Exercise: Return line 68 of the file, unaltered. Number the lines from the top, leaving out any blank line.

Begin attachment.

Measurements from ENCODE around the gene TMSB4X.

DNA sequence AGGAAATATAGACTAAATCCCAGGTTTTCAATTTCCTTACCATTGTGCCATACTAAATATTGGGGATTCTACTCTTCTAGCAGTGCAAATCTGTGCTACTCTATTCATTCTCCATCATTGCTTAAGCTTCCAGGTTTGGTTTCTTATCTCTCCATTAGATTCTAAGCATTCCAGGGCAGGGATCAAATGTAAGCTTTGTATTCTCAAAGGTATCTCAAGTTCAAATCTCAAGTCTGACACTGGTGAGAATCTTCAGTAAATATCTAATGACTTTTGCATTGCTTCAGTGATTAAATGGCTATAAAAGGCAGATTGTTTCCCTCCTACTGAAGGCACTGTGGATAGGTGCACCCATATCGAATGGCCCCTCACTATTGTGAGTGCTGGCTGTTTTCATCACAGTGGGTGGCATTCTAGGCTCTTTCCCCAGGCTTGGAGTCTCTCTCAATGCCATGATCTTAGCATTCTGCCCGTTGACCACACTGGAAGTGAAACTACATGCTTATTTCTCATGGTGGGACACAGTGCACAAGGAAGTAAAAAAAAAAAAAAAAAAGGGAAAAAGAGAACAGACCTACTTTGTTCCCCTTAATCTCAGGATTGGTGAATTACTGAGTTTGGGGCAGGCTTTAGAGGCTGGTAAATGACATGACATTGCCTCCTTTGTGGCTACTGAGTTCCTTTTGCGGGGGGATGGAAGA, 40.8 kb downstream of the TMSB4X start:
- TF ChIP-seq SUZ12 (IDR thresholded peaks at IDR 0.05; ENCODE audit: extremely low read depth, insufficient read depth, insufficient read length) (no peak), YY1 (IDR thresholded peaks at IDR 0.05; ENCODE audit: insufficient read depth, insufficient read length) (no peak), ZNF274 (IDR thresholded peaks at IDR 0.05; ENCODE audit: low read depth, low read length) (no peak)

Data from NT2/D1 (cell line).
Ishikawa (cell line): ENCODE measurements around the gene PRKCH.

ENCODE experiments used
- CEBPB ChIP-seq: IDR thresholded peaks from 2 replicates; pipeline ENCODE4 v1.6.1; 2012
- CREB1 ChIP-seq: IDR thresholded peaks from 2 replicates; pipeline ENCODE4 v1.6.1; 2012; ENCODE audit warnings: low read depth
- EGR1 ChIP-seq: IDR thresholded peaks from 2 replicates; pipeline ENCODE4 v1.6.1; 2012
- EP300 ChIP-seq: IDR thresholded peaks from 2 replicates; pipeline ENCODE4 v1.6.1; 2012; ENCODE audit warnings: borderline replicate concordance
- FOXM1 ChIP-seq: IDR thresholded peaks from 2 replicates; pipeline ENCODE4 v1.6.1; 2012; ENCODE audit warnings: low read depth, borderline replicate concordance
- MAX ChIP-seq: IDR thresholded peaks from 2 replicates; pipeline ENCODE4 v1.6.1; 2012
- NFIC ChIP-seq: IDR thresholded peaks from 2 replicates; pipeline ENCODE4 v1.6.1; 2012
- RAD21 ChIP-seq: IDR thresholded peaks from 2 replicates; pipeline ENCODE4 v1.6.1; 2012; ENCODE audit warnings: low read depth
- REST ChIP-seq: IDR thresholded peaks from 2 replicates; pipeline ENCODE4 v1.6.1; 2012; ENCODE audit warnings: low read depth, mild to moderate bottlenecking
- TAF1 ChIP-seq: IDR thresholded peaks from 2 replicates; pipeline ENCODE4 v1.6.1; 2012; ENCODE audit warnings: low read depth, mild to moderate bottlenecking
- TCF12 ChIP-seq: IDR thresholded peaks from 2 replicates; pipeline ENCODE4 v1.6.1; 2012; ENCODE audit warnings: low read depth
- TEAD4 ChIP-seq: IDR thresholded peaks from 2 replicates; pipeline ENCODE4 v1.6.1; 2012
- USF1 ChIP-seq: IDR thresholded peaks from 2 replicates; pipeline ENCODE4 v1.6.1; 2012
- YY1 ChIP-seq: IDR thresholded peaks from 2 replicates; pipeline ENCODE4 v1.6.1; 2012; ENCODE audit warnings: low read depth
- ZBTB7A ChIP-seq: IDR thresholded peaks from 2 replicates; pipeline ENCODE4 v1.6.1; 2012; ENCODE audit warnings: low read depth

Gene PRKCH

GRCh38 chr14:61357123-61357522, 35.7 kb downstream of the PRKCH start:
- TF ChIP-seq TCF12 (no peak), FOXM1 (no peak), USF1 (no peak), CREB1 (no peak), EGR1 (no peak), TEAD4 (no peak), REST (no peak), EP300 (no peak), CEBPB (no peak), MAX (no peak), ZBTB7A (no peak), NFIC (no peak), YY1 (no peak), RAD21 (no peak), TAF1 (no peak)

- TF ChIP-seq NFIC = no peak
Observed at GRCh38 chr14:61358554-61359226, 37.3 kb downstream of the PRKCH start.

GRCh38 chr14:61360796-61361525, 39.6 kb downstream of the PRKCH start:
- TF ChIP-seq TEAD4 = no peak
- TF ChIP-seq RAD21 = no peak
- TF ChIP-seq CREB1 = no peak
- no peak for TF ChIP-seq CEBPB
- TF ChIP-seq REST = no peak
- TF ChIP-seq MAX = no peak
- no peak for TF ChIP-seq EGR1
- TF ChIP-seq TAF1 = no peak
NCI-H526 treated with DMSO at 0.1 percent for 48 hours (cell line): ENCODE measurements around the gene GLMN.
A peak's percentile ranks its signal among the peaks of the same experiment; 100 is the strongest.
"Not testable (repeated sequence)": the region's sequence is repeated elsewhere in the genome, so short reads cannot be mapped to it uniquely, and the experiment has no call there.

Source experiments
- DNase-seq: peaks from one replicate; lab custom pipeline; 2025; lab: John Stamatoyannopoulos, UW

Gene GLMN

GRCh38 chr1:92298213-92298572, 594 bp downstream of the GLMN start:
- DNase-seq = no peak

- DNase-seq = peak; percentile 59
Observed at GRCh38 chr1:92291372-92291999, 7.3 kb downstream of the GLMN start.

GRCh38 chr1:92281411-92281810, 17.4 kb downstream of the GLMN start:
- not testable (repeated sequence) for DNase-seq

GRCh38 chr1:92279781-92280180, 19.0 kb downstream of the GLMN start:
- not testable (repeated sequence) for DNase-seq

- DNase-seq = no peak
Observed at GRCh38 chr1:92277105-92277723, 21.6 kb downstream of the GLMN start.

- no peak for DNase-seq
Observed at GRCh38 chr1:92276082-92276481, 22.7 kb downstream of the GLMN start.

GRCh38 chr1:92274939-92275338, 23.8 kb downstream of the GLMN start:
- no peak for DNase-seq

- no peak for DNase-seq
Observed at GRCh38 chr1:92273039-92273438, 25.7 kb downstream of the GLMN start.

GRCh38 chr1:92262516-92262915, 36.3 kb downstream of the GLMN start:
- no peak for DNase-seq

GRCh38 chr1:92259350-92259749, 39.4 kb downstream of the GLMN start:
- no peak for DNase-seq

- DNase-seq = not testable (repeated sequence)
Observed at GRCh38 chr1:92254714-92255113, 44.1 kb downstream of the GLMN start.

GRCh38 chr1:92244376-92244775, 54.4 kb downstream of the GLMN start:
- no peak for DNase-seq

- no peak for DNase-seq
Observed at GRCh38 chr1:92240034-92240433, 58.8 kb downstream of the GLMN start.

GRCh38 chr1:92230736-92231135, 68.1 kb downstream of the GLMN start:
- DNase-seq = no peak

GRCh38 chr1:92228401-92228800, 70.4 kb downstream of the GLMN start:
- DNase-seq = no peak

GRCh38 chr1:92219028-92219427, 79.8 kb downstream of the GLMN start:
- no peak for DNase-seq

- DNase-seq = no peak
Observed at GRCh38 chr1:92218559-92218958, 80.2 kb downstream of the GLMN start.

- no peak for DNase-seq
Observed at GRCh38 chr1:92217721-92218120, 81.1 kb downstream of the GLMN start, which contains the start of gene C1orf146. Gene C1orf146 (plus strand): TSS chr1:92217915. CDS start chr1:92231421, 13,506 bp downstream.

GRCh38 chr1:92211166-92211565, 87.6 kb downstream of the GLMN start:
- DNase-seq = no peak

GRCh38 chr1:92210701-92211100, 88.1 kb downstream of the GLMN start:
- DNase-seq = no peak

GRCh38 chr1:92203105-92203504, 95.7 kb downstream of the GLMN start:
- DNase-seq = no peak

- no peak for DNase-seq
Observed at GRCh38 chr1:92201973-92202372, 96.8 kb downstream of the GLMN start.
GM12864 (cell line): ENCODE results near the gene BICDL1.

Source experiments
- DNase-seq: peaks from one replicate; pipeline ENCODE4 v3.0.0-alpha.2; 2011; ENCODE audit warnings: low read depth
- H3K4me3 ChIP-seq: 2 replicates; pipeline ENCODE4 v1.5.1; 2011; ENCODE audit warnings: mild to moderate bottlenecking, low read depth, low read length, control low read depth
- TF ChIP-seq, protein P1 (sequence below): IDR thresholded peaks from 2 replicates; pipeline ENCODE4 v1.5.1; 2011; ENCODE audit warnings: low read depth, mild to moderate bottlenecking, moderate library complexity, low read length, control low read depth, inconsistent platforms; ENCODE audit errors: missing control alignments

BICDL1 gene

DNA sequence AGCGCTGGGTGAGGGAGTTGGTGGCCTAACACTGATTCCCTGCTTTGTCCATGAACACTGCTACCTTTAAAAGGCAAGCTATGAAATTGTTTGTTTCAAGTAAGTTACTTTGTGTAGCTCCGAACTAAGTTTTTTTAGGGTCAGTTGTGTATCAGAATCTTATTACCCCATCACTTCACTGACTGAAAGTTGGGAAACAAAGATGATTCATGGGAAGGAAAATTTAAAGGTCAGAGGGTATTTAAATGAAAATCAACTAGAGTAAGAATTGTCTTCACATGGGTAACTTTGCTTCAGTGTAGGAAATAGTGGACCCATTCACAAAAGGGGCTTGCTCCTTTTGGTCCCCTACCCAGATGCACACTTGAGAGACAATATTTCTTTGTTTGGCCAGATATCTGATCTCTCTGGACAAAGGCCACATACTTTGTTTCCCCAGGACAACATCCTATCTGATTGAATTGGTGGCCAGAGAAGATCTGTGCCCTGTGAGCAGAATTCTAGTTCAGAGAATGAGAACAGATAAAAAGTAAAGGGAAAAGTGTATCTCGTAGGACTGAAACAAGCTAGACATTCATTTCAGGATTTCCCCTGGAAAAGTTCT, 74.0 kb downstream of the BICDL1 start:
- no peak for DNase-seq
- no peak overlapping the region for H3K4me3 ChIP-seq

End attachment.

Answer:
GRCh38 chr1:92230736-92231135, 68.1 kb downstream of the GLMN start: